What gear did you use? And how did it go?
The gear we used on the day was a mix of Profoto B10’s and B10 Plus’ with a selection of OCF modifiers, RFi Softboxes and Umbrellas. With no need for power cables, there were less risks of trips and safety hazards which made my life easier when producing a shoot with a big team. The intuitive design and menu system allowed for great ease of use and cut out unnecessary time spent on figuring out how to navigate its controls. The Phase One XF body worked seamlessly with the lights with the inbuilt Profoto Air Remote in its handle.
Setup 1 - The Ice Breaker
This was our first set of the day. The first look is always the ice breaker since most times, you may not have met the model before so therefore you have to build chemistry and ease them into the photoshoot. Thankfully our models quickly adapted to the environment.
I placed a B10 and a B10 plus heads with an OCF Softbox Octa from the left and a Umbrella Deep Silver XL on the right with diffuser. They were positioned close to the subject which gave a harder shadow on the background. The key light was an OCF gel pointed away towards several broken mirrors to give scattered gelled light effect on the face and background.
Setup 2 - Creative photography in the moment
I saw this shot whilst my set designer was playing with the gravity backdrop. The models were aware I was looking down the camera and quickly struck a pose.
There was a 4 light set up in this shot. With a B10 and OCF Softbox Octa pointing 45 degrees down on the left, B10 plus with OCF gel bouncing back off mirrors just off center, one B10 with RFI Softbox Strip and B10 Plus in Umbrella Deep Silver XL and diffuser on the right.
Setup 3 & 4 - Highlighting special features
Both of these below setups are very similar to last setup but I wanted to give more even lighting to highlight Coco’s silver leaf foot work, so a B10 Plus with RFI Softbox Strip 1x4 was brought to the center on a low boy just to give that fill. Again the OCF gel was the key light, giving scattered red light from bouncing mirrors just off center.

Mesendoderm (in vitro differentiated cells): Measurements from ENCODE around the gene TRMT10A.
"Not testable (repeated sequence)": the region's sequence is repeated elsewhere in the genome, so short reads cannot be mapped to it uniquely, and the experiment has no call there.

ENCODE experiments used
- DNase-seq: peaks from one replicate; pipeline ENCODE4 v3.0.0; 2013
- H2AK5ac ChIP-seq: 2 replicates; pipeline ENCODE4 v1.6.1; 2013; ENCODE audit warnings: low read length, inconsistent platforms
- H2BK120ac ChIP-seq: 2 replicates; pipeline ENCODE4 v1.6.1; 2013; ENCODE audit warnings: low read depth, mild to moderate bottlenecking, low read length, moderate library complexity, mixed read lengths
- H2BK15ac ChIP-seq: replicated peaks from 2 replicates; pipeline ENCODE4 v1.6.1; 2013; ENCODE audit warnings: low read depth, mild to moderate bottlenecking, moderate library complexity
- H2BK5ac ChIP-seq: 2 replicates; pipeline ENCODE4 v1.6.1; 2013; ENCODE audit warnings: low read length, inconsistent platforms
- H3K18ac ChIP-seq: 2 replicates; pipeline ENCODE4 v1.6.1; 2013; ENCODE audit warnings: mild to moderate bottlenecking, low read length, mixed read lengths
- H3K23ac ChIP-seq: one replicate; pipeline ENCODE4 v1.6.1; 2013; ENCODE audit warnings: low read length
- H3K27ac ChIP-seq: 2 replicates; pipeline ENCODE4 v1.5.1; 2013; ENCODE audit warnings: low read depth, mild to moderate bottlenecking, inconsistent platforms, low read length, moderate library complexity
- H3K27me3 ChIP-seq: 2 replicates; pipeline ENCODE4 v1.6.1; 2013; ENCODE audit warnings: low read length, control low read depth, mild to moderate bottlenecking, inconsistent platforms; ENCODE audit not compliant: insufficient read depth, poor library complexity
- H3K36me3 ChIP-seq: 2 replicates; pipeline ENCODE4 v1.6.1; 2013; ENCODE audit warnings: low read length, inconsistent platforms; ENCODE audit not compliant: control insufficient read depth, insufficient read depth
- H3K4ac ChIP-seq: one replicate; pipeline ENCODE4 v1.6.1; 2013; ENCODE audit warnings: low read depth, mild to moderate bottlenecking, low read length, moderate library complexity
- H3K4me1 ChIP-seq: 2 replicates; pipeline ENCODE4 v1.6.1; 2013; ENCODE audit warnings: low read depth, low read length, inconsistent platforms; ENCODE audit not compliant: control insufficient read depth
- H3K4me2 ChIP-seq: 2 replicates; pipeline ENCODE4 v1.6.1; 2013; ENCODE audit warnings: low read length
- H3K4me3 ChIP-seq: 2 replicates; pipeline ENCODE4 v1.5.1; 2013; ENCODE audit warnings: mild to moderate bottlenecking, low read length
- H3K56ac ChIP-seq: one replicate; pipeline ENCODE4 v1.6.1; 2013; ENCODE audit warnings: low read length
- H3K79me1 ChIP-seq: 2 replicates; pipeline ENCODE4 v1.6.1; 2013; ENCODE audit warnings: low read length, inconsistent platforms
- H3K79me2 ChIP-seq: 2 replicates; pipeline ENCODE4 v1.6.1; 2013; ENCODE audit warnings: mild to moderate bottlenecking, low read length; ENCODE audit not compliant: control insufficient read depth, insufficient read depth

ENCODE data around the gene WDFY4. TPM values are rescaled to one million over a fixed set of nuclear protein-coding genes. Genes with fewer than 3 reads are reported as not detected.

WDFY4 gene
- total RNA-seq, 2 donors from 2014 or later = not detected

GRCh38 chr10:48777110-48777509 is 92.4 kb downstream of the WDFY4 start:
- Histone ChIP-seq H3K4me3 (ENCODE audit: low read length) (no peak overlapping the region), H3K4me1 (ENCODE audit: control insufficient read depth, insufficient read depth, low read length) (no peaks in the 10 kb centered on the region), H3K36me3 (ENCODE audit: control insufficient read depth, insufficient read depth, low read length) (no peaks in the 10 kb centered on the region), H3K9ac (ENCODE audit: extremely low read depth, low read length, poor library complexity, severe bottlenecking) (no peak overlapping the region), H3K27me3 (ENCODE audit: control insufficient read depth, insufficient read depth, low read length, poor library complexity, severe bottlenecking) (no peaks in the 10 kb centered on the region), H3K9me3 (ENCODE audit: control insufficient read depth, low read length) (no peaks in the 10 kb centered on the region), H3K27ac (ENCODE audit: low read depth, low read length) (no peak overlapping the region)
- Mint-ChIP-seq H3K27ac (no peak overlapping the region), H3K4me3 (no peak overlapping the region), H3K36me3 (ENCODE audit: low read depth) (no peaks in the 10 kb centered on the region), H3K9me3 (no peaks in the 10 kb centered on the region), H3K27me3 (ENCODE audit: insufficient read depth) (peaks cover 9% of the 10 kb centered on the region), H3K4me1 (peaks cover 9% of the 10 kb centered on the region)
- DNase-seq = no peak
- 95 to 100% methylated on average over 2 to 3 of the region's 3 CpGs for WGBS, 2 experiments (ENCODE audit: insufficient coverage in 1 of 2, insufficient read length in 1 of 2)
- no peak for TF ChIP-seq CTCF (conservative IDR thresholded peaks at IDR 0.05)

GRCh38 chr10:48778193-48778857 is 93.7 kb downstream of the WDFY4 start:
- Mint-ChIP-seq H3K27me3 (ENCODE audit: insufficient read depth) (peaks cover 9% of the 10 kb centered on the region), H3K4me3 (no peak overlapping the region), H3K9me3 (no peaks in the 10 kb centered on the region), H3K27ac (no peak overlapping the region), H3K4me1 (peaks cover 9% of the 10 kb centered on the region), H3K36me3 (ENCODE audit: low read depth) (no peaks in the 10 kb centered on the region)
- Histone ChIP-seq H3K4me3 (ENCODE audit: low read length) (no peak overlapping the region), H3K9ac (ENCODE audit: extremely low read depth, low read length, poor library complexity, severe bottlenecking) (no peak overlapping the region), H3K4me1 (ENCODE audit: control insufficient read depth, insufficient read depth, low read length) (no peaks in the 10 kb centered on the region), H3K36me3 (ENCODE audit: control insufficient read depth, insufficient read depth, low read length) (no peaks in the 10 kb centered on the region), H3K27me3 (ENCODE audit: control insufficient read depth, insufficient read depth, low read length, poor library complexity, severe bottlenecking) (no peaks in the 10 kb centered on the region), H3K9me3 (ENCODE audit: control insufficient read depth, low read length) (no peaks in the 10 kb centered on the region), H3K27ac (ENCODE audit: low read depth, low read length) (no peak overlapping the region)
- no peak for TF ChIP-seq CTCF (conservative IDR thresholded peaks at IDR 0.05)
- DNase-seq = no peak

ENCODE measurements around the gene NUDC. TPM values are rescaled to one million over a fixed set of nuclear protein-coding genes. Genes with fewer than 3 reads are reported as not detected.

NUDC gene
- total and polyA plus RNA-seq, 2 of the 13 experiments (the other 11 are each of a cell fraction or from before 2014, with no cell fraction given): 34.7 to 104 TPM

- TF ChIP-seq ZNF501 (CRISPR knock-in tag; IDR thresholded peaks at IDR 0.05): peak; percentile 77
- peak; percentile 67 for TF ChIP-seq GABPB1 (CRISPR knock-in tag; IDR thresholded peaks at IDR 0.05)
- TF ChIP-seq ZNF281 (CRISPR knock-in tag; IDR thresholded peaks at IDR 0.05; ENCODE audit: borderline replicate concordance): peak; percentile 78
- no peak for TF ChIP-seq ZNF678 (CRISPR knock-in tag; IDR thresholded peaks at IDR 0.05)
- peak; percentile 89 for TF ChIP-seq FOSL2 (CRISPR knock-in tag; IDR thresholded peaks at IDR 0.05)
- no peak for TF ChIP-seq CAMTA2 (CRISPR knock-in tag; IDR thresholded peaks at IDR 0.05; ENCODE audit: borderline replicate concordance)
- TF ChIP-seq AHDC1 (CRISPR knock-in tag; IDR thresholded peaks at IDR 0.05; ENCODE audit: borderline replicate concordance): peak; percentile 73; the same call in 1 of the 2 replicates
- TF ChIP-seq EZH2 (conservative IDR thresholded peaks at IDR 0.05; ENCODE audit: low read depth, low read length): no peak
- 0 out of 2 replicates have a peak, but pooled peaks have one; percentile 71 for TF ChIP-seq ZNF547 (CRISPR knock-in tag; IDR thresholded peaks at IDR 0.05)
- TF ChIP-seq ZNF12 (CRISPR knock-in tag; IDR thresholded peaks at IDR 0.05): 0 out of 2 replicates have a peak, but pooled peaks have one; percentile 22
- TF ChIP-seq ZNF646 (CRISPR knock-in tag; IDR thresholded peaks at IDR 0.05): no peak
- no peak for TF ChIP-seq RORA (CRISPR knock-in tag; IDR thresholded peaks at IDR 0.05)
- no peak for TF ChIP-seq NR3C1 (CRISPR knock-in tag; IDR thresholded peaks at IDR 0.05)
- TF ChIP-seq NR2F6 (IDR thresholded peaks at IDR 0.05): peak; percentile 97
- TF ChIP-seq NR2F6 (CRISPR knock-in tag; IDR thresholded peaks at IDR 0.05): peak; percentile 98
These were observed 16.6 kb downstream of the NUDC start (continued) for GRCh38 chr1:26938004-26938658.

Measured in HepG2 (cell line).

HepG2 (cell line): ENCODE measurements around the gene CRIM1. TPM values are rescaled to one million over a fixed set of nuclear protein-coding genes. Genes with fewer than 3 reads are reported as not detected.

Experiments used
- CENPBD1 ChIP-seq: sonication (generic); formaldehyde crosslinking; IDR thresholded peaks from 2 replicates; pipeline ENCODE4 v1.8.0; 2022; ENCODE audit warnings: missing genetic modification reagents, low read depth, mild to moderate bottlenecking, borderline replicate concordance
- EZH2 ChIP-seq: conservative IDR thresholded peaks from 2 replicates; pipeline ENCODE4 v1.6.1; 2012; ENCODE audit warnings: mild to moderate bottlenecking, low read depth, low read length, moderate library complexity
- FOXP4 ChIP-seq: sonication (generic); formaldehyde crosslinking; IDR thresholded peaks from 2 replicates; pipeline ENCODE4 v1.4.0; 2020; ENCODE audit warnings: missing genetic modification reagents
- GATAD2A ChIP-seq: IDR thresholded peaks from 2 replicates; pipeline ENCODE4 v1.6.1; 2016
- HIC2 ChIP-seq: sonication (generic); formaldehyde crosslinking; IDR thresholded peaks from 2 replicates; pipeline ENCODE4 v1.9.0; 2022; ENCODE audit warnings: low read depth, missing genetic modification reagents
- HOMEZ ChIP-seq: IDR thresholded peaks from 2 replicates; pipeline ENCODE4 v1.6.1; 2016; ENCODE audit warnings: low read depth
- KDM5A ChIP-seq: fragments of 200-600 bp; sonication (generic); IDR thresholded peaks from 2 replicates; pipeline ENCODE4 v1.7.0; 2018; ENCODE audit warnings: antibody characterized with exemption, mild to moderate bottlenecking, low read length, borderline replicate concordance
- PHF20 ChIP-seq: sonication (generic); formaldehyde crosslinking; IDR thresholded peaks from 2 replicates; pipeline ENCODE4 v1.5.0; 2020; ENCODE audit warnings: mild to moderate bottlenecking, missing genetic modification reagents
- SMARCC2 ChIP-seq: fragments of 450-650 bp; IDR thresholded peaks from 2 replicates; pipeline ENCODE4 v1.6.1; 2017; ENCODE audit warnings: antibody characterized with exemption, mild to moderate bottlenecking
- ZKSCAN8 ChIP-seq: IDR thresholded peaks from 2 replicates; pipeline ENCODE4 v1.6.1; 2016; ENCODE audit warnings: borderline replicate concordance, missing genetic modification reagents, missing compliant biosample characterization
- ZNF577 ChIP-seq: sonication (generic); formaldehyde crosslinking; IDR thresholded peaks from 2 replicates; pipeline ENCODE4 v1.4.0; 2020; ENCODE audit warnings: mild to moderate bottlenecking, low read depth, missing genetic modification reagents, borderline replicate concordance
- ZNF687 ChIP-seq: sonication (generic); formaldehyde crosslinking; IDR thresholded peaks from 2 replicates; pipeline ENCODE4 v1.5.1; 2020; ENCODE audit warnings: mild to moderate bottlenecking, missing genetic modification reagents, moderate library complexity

Finally, which are your 3 most essential tips for aspiring fashion photographers?
1. Don’t be afraid to make mistakes
One of the main pieces of advice I can give, which doesn’t just apply to this question but photography as a whole is keep practicing and don’t worry about making mistakes. It’s better to make mistakes when you’re practicing as opposed to when faced with a client. Mistakes help us learn and grow.
Network and mingle with like minded creatives, not only will it boost your confidence and open your creative mind, but it may lead to future career prospects. For me, some of the work I receive is through meeting someone at an event or maybe sending someone a message on Instagram, the worst they can say is no and you can carry on living.
3. Work with others
You are not alone. You have to work with others to better yourself. Find the team that handles aspects such as styling and makeup to raise the standard of your work. You’re not a one man army and the more people you work with, the more likely a wider audience will see your work.